Risk Group 2 (moderate individual risk, limited community risk) - a pathogen that can cause human, plant or animal disease, but is unlikely to be a serious hazard to laboratory workers, the community, livestock or the environment; laboratory exposures may cause infection, but effective treatment and preventive measures are available, and the risk of spread is limited.
Risk Group 3 (high individual risk, limited community risk) - a pathogen that usually causes serious human or animal disease and may present a serious hazard to laboratory workers. It could present a risk if spread in the community or the environment, but there are usually effective preventive measures or treatment available
Risk Group 4 (high individual and community risk) - a pathogen that usually produces life-threatening human or animal disease, represents a serious hazard to laboratory workers and is readily transmissible from one individual to another. Effective treatment and preventive measures are not usually available.
Physical Containment Level 1 (PC1) - a Physical Containment Level 1 laboratory is suitable for work with microorganisms where the hazard levels are low, and where laboratory personnel can be adequately protected by standard laboratory practice. The organisms used are not known to cause disease in healthy adults (i.e. organisms in Risk Group 1). Work may be carried out on the open bench. Specimens that have been inactivated or fixed may be handled in a level PC1 laboratory.
Physical Containment Level 2 (PC2) - a Physical Containment Level 2 laboratory is suitable for work with material likely to contain microorganisms which may be present in the community, where the microorganism may be associated with animal, plant or human disease of moderate severity (i.e. organisms in Risk Group 2). With good microbiological techniques, work with these agents may be carried out on the open bench. If there is a significant risk from the production of aerosols, a biological safety cabinet must be used.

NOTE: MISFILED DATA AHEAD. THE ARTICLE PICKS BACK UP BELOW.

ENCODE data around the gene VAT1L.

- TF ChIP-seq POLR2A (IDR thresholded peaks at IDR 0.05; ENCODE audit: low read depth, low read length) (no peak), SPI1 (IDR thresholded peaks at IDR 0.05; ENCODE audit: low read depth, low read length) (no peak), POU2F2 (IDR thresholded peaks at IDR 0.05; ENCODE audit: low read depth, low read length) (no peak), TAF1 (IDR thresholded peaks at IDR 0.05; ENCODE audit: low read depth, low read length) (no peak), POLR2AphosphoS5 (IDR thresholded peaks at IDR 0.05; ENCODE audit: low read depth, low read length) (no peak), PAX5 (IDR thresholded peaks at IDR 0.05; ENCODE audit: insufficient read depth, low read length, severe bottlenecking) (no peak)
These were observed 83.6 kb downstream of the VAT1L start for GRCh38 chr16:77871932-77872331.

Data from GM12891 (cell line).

Physical Containment Level 3 (PC3) - a Physical Containment Level 3 laboratory is suitable for work with indigenous or exotic microorganisms, and where there is a risk of serious infection to humans, animals or plants (i.e. organisms in Risk Group 3). A Physical Containment Level 3 laboratory provides safeguards to minimise the risk of infection to individuals, the community and the environment.
Physical Containment Level 4 (PC4) - a Physical Containment Level 4 laboratory is suitable for work with dangerous microorganisms that pose a high individual risk of life-threatening disease and may be readily spread to the community (i.e. organisms in Risk Group 4). A Physical Containment Level 4 laboratory is a facility situated in a building separate from other laboratories or constructed as an isolated area within a building.
Disposal of biohazardous waste
Biohazardous waste requires special measures to be taken for its disposal. Generators of biohazardous waste are responsible for ensuring all such waste is treated in the way set out below.
The E5A compound houses special biological waste bins which must be used for all biological waste generated in FSE central campus labs.
Biological sharps must be placed in a sharps container. Sharps containers ready for disposal must be correctly sealed and placed in a yellow contaminated waste bag before being disposed of in the dedicated sharps bin located in the E5A compound. This bin is for sharps containers only and is the only sharps container disposal bin available in the Faculty of Science and Engineering.
Waste for autoclaving must be placed in a plain, opaque autoclavable bag. The bag should not be marked with a Biological hazard symbol.
Did you find what you were looking for? For further information, clarification or to make suggestions about this site please contact Elsa Mardones xtn 8233 or Michael Carley Ext 9275